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Vaccination may replace oral blood-thinning drugs to reduce the risk of secondary stroke, according to a new Japanese study.Vaccination could replace blood clotting in the futureAccording to a study presented in the Journal of Hypertension of the United States of America, Japanese researchers have successfully tested a test vaccine in mice that has been protected against hematopoiesis for more than two months. Lack of autoimmune response is important because it means that the mice 'immune system does not detect the "intruder" of the vaccine that they should have suppressed. The vaccine worked just as well as clotting oral clopidogrel, he said. Nakagami Hironori, a professor at the Northwestern University, co-author of the study. Developing a vaccine to replace or add to oral medication can save a lot of lives and help prevent second-round stroke.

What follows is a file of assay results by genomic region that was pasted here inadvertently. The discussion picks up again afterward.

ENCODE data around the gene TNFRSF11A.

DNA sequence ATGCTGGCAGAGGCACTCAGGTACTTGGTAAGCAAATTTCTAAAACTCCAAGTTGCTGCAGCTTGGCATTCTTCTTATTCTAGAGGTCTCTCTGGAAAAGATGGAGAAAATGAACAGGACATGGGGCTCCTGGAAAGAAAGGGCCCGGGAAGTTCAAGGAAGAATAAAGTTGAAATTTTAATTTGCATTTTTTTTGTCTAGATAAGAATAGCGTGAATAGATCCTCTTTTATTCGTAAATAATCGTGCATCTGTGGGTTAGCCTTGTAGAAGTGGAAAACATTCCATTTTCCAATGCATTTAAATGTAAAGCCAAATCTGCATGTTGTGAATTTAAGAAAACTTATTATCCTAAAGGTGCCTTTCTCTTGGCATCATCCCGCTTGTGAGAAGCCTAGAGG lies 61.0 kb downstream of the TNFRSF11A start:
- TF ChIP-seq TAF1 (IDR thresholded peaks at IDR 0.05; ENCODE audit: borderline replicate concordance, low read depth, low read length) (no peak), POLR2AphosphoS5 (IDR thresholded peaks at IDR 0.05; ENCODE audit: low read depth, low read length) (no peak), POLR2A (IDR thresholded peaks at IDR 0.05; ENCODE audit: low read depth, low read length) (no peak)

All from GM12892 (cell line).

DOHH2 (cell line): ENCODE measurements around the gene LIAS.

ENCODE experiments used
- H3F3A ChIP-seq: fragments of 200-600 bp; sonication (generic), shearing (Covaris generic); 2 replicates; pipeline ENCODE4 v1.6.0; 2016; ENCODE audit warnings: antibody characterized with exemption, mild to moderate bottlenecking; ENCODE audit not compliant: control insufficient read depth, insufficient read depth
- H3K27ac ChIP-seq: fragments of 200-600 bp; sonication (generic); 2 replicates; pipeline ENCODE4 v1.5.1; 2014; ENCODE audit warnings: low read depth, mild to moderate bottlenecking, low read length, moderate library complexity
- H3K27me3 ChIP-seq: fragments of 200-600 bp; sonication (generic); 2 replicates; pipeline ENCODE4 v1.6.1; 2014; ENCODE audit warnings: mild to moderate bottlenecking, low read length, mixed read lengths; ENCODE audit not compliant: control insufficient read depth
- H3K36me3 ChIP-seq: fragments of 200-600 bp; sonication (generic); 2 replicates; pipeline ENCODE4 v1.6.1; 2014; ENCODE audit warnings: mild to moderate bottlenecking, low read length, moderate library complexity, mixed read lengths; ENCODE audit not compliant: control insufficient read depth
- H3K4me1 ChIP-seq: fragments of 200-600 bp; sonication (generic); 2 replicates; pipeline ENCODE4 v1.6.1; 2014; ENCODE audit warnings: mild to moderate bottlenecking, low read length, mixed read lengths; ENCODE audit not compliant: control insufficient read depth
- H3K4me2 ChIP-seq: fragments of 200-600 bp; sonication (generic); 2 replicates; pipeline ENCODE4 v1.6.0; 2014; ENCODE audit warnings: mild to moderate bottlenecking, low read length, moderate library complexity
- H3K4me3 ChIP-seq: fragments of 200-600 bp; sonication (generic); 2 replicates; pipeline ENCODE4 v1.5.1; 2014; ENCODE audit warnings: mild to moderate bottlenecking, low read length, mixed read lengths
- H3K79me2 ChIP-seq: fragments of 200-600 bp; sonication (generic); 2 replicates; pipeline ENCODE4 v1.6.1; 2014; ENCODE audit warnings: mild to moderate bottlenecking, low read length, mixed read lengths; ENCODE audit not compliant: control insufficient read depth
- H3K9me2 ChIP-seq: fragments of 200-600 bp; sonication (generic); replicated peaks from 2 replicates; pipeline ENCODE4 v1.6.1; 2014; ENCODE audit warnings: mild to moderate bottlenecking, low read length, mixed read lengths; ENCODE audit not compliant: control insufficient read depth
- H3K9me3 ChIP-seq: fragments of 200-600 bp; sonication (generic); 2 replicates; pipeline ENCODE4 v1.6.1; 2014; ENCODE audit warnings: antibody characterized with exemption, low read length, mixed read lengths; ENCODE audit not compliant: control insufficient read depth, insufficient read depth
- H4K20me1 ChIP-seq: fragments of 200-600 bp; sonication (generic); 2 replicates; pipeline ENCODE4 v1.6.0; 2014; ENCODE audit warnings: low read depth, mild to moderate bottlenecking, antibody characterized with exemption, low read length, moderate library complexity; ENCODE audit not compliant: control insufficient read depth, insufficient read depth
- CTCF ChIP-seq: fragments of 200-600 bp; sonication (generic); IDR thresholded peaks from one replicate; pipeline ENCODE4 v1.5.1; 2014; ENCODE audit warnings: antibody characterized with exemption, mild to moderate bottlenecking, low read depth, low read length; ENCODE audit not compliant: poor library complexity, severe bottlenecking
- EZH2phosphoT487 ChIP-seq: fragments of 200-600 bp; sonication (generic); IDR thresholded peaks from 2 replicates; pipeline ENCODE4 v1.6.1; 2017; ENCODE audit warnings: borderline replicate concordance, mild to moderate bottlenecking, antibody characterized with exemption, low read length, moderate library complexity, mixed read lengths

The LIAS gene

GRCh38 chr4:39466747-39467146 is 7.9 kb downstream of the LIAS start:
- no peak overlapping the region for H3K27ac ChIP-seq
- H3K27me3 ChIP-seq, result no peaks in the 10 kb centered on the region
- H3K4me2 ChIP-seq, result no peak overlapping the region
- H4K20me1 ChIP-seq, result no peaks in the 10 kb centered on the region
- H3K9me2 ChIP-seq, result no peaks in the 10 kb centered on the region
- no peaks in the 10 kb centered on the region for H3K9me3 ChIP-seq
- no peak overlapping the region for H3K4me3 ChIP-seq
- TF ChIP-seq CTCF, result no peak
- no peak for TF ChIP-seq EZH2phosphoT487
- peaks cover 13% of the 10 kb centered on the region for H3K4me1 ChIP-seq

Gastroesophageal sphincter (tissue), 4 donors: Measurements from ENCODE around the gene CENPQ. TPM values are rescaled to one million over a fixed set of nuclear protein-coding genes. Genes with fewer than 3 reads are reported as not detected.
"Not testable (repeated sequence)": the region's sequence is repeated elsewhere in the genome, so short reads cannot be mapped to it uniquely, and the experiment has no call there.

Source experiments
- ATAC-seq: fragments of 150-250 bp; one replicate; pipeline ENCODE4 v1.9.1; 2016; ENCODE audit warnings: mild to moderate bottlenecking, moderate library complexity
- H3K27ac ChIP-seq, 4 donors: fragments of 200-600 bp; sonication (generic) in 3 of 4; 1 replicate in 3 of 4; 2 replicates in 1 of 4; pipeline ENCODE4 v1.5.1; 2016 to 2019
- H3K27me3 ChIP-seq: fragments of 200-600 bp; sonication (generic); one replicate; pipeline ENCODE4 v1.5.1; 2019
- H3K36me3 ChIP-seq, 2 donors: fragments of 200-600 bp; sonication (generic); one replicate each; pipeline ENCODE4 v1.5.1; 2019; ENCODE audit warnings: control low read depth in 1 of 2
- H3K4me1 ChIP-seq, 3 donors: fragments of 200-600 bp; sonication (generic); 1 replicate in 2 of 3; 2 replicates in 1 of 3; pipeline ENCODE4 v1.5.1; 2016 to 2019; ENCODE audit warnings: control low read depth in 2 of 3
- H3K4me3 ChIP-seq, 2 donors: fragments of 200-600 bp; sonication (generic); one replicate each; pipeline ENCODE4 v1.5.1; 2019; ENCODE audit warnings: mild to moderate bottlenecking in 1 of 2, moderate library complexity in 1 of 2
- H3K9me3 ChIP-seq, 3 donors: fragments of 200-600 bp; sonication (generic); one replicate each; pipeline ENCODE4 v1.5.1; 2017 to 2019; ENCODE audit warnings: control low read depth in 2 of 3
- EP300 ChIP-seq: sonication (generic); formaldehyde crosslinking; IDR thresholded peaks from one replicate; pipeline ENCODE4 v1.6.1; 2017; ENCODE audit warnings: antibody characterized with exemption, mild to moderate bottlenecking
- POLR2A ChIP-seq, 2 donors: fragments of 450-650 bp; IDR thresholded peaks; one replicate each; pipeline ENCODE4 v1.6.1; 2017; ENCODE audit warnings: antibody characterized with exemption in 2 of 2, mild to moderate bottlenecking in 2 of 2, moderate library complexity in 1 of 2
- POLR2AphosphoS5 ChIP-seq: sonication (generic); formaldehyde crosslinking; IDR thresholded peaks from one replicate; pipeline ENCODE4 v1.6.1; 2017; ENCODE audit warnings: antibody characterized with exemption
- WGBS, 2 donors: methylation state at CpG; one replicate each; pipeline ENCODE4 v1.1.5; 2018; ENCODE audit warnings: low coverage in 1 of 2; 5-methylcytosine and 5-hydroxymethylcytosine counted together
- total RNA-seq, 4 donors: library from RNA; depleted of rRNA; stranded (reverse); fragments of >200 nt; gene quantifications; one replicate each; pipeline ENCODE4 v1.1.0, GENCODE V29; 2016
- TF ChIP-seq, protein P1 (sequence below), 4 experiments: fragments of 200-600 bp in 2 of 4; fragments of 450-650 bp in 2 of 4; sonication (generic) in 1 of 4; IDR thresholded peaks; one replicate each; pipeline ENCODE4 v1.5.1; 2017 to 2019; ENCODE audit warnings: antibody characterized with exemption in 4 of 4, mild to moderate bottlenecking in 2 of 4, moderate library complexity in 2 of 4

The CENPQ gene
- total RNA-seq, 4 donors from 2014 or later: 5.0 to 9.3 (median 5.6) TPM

"Many stroke patients do not pre-emptively coagulate, which makes them more likely to develop a new stroke. Vaccination may one day resolve this request," he emphasized, Year after year, clinical trials of the vaccine may begin, but there are differences between mice and humans about how the immune system recognizes vaccination. We need to solve this problem, and I think this vaccine is a very valuable strategy for secondary stroke prevention, he added.
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